- When passing a bowel movement, your poodle may feel the pain caused by an orthopedic issue. If your dog is having trouble getting those hard stools out, it could be due to arthritis or other joint problems that make it difficult for him to squat down and strain.
- If your dog has any type of mass on their anus or near their tail area (like tumors or matted hair), they may have trouble passing stool because they cannot reach their anus with their paws or tail. In addition, if there is any kind of mass present on your dog’s anal area that is causing discomfort or pain when trying to pass stool.
Here are 10 common reasons why your poodle could be constipated,
- Ingesting items such as chew toys, furniture, shoes, etc
- Blocked or abscessed anal sacks
- Not enough fiber in their diet
- Their prostates may be enlarged
- Ingested hair while grooming themselves
- Not enough exercise
- Orthopedic issues such as arthritis and hip dysplasia
- Tumors, lumps, or mass growth around the anus
How Can You Help A Constipated Poodle?
Constipation can be a very uncomfortable and painful experience for your dog. If your dog is constipated, it means that they are unable to pass stool normally. This can lead to a number of problems including bloating and pain.
This condition can be caused by a variety of factors, but it’s important to identify the underlying cause so you can treat it and help your dog feel better.
Luckily, there are many things that you can do to help your poodle have an easier time passing stools.
- Access to fresh water – You probably already know this one but it bears repeating: Make sure your pup always has access to fresh water! Not only does this help keep their system moving smoothly but it also prevents dehydration which could make things worse for them if they’re already having trouble pooping.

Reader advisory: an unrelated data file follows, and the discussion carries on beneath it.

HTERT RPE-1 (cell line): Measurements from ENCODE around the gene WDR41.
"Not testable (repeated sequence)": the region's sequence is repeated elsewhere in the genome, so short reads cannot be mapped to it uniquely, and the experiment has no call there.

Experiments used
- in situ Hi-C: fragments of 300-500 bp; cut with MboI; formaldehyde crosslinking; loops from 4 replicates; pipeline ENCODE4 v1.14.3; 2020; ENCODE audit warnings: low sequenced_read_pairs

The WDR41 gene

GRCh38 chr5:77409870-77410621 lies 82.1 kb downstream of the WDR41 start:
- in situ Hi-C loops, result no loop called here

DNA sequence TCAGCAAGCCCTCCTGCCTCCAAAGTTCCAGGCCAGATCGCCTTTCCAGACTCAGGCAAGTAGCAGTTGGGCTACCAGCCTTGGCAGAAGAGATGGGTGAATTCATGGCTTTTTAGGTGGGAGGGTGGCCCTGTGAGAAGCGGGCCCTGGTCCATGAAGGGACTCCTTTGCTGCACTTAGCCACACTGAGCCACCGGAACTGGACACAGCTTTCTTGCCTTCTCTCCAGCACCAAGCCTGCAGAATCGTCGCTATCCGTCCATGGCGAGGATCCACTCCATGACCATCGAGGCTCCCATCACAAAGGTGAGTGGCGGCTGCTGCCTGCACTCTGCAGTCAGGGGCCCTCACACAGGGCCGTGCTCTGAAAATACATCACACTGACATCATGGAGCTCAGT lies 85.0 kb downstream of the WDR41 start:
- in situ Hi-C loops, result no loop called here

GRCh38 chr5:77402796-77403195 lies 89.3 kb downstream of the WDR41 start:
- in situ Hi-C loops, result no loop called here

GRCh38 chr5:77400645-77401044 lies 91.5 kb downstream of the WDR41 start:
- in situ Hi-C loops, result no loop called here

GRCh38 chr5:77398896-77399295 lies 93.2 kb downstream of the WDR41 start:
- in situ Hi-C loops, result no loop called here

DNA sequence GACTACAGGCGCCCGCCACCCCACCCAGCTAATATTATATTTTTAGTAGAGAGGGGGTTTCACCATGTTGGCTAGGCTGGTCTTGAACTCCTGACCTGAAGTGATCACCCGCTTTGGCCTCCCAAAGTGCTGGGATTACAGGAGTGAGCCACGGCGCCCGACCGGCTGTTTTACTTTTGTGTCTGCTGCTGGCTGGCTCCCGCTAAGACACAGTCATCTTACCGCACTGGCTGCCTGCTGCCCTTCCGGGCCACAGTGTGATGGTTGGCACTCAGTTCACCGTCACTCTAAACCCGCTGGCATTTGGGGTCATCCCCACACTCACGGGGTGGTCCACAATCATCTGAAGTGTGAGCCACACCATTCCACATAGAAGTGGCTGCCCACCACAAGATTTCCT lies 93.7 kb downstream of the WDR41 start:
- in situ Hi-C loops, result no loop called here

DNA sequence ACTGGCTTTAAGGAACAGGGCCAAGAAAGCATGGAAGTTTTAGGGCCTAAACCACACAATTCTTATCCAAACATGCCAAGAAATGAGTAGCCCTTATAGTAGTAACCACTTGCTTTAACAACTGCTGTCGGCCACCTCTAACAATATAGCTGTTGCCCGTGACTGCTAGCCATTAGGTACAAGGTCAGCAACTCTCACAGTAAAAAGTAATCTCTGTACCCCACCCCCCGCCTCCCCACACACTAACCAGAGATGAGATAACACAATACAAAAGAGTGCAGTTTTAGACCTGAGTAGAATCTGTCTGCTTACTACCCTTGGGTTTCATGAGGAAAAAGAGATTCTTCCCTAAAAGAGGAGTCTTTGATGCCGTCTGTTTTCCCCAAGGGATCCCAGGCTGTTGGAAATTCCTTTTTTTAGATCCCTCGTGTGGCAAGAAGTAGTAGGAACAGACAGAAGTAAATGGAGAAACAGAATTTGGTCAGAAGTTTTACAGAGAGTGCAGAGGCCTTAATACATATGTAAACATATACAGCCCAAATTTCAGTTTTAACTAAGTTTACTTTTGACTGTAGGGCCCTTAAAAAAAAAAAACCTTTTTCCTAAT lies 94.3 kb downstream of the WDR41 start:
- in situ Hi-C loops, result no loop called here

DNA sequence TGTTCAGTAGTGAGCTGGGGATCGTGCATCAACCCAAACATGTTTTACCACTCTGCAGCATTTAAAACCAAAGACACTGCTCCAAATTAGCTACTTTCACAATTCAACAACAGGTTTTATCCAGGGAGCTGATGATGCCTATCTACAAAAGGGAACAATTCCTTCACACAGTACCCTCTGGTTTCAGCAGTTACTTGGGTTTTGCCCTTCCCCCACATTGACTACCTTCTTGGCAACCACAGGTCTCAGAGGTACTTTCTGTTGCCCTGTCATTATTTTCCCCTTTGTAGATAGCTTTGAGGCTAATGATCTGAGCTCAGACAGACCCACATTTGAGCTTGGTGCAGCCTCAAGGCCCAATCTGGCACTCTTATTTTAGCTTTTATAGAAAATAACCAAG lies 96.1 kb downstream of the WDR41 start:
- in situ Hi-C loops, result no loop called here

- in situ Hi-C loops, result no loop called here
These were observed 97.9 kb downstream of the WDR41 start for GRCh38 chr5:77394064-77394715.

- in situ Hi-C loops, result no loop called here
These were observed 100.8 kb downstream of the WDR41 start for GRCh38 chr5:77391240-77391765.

- Try changing their diet – If your poodle is eating something that doesn’t agree with them, it could cause constipation. Switching slowly to a different fiber that has more fiber contents or a canned dog food could help your poodle.
- Make sure they get plenty of exercise every day – Exercise helps keep the bowels moving and prevents them from getting back up from being too full. If your dog doesn’t get much exercise, try taking them for walks more often or playing fetch in the yard after work instead of just letting him lay around all day while you’re gone at work.
- Try adding Canned Pumpkin to their food – Pumpkins are high in fiber and will help move things along. If your poodle is constipated, canned pumpkin is a great way to get things moving. Its high water and fiber content will help bulk up the stool and make it softer, acting as a natural laxative that makes it easier to pass. This is what we recommend: Farmer’s Market Foods Canned Organic Pumpkin Puree
- Canned dog food – Canned dog food has added water and dietary fiber, both of which can help with constipation. It’s best to avoid giving your pup too much fiber too quickly, however—you can work up to larger amounts over time to prevent bloating. This is what we recommend: Blue Buffalo Homestyle Recipe Natural Adult Wet Dog Food
- Dietary fiber supplements – If you don’t want to feed your pup canned food or pumpkin puree on a regular basis, consider giving them dietary fiber supplements instead. These usually come in liquid form but are also available in pill form. This is what we recommend: Perfect Poop Digestion & Health Supplement for Dogs
- Give them a massage to make them poop more easily – If your dog is having trouble pooping, try giving him a few gentle massages. Along with keeping them hydrated, feeding them a healthy diet, and exercising regularly, giving your poodle a massage for at least 30 seconds daily or weekly can really help if your poodle is constipated. (More on this later)
- Give them a warm bath – The warmth may help relax them and open up their muscles.
- Check for other symptoms like vomiting or diarrhea – Before assuming that he has a problem with his bowel movements; these symptoms may indicate another issue entirely!
If these changes don’t seem like they will work for your dog, then it may be time to talk with your veterinarian about other options.
Your veterinarian may recommend over-the-counter medications or prescription medication for dogs with constipation problems.
What Foods Can Cause Constipation in Poodles?
Constipation can be a very uncomfortable and potentially painful experience for your dog. It is important to understand what foods can cause constipation in dogs so that you can avoid it.